Just before he said goodbye to me, he added that John Kerry understands these perspectives on Cambodia because he was one of the pilots of the planes which bombed the country, an event which Elavamh remembers as a boy of only 8 years in age.

Comme je note tres brièvement ces deux individuels – Abou d’ancêtre Nord-Africain et Elavamh d’origine d’Asie Sud-Est – je veux honore une autre groupe d’individuels, et quoiqu’ils sont de “haut profile” relativement, en comparison du “classe ouvrier” de Belleville, il semble que la France les célèbrent mieux que les Etats-Unis.

As I very briefly note these two individuals – Abou of North African ancestry and Elavamh of Southeast Asian origin – I want to honor another group of individuals, and while they have a relatively high profile, in comparison to the working class of Belleville, it seems that France celebrates them more than the United States does.

Je parle des artistes, et vitement dans ma visite, je have noticed une nombre d’honneurs pour eux, avec le sous-catégorie le plus grand étant pour architects. Souvent, l’architecte d’une bâtiment est nommée dans ces murs – fréquemment CARVED dans les murs –  et cette tradition est visible ici, plus proche de mon hostel, juste en haut (?) de l’entrance, ou une F. Springer et E. Giraudon parle a nous de 1906….

I am referring to artists, and, fleetingly during my visit, I have noticed a number of honors for them, with the biggest sub-category being for architects. Often, the architect of a building is named on its walls – frequently CARVED on walls – and this tradition is visible here, very close to my hostel, just above the entrance, where an F. Springer and E. Giraudon speak to us from 1906….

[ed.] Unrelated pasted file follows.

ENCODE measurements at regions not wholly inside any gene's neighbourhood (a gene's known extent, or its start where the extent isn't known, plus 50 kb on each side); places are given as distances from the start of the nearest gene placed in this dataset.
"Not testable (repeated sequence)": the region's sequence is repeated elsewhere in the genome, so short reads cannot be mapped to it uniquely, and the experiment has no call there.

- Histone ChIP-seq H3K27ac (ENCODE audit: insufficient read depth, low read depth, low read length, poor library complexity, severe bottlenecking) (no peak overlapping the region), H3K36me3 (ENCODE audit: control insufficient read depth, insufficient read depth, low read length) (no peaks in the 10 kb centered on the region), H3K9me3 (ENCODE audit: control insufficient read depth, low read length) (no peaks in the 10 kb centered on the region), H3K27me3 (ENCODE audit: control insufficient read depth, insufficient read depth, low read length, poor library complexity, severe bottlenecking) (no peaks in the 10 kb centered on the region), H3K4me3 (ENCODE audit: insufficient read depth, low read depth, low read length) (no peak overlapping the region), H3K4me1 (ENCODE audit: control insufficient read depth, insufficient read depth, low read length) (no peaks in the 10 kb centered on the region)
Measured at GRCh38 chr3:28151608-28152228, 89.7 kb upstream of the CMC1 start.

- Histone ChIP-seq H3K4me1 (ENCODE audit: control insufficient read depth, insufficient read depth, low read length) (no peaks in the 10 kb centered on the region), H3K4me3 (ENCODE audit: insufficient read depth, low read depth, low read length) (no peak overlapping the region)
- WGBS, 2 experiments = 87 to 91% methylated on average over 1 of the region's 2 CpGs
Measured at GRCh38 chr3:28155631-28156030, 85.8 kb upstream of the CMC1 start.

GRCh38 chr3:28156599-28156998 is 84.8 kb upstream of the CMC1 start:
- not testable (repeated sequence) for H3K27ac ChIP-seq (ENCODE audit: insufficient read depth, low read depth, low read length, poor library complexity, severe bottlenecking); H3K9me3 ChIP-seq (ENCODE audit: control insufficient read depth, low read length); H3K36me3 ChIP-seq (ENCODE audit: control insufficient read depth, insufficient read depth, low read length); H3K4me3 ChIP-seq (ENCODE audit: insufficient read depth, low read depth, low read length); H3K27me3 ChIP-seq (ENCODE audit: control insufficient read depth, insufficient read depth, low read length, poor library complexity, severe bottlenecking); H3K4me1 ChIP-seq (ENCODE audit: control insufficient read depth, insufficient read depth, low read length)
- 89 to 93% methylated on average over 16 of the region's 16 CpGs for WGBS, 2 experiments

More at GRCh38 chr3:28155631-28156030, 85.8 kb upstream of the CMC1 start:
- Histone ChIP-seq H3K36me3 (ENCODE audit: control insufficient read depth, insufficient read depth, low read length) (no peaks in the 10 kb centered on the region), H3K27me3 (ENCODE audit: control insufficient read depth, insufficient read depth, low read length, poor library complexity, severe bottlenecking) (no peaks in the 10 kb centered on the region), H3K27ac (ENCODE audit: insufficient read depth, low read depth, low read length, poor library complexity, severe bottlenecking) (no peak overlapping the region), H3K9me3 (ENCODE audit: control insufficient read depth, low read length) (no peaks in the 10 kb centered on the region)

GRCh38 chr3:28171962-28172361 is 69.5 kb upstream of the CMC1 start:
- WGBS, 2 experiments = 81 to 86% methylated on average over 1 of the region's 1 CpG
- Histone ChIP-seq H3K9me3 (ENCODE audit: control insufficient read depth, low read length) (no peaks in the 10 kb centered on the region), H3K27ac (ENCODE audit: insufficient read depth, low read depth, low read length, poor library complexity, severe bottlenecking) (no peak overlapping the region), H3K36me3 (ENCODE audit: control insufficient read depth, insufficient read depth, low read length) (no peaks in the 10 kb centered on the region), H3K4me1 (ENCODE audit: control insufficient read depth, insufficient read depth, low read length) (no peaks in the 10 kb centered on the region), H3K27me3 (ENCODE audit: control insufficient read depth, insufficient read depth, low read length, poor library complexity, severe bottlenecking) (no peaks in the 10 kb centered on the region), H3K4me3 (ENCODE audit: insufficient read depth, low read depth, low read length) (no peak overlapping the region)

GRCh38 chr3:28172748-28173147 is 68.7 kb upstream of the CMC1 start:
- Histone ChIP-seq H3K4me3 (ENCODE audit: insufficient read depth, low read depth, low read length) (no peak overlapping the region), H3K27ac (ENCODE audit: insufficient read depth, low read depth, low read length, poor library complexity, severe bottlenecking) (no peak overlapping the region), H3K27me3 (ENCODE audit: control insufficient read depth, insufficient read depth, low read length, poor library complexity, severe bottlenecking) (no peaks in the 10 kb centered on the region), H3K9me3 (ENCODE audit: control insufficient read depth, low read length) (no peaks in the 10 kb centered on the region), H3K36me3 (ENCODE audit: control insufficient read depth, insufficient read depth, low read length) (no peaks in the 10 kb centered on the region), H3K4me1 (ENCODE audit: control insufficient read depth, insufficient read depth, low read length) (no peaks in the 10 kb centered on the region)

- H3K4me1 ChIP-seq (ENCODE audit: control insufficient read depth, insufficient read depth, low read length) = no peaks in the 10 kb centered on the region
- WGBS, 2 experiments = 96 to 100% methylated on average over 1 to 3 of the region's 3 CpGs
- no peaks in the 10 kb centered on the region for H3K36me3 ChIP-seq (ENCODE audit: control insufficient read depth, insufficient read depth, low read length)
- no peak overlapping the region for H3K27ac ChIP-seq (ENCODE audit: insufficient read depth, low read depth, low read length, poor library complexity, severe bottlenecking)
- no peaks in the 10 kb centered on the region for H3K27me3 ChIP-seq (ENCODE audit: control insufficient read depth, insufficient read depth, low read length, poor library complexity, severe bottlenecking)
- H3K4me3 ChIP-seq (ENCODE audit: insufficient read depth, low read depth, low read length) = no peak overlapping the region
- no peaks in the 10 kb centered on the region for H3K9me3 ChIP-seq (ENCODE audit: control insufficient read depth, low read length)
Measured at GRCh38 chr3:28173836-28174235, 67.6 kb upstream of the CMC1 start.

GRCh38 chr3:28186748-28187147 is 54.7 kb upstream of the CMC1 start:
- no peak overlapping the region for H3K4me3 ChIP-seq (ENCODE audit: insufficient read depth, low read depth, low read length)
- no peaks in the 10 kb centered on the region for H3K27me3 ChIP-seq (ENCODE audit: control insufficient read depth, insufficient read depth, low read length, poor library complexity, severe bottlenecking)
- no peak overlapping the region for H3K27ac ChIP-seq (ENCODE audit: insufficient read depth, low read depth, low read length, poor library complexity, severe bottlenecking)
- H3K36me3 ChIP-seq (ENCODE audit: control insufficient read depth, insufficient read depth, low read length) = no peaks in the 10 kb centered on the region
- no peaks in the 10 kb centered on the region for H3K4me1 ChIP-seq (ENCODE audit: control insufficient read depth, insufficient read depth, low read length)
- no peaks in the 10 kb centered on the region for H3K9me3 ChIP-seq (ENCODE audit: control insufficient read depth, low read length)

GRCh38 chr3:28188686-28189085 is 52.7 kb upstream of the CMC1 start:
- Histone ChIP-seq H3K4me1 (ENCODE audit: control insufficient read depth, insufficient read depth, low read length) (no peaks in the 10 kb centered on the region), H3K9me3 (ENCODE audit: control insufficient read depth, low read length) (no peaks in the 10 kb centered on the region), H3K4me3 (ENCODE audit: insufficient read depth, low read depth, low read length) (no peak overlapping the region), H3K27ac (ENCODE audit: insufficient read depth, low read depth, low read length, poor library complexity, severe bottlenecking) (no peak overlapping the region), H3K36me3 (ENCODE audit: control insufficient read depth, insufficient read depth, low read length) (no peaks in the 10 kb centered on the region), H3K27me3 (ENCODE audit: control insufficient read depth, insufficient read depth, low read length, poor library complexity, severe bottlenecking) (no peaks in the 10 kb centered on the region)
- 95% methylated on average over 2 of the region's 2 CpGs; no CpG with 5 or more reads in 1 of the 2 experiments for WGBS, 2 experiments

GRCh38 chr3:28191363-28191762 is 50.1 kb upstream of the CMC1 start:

p71917-2 - clsup of archt inscrips at 7 & 9 rue datlas

et avec une vue peripherale du bâtiment en question – 7 & 9 Rue D’Atlas, ici…

and with a peripheral view of the building in question – 7 and 9 Rue D’Atlas, here….

p71917-1 - 7 & 9 rue datlas

Approximativement cent pieds du station Belleville du Metro (avec respecte pour le monde métrique!), ceci une exemple plus modeste de respecte pour l’architecte, du type que j’ai vu a plusieurs du bâtiments plus recentes; en ce cas, il est pour un Denis Sloan qui a dessinée (? – designed) le structure ici il y a 33 ans….

Approximately 100 feet from the Belleville station of the Metro (with respect for the metric world!), here is a more modest example of respect for the architect, of the kind which I viewed on several more recent buildings; in this case, for a Denis Sloan who designed the structure here 33 years ago….

p71817-3 denis sloan arch @ 2 boul vllt

Durant le coin et peut-être cinq blocs up le colline, une femme artistique est célèbre a la place de sa naissance a Rue de Belleville, quoique sa niveau Olympienne peut signifie elle n’est pas exactement un revelation en regarde de la status de “l’artiste” dans la France….

Around the corner and perhaps five blocks up the hill, a female artist is celebrated at the place of her birth on Rue de Belleville, while her Olympian level can suggest she is not exactly a revelation as to the status of “the artist” in France….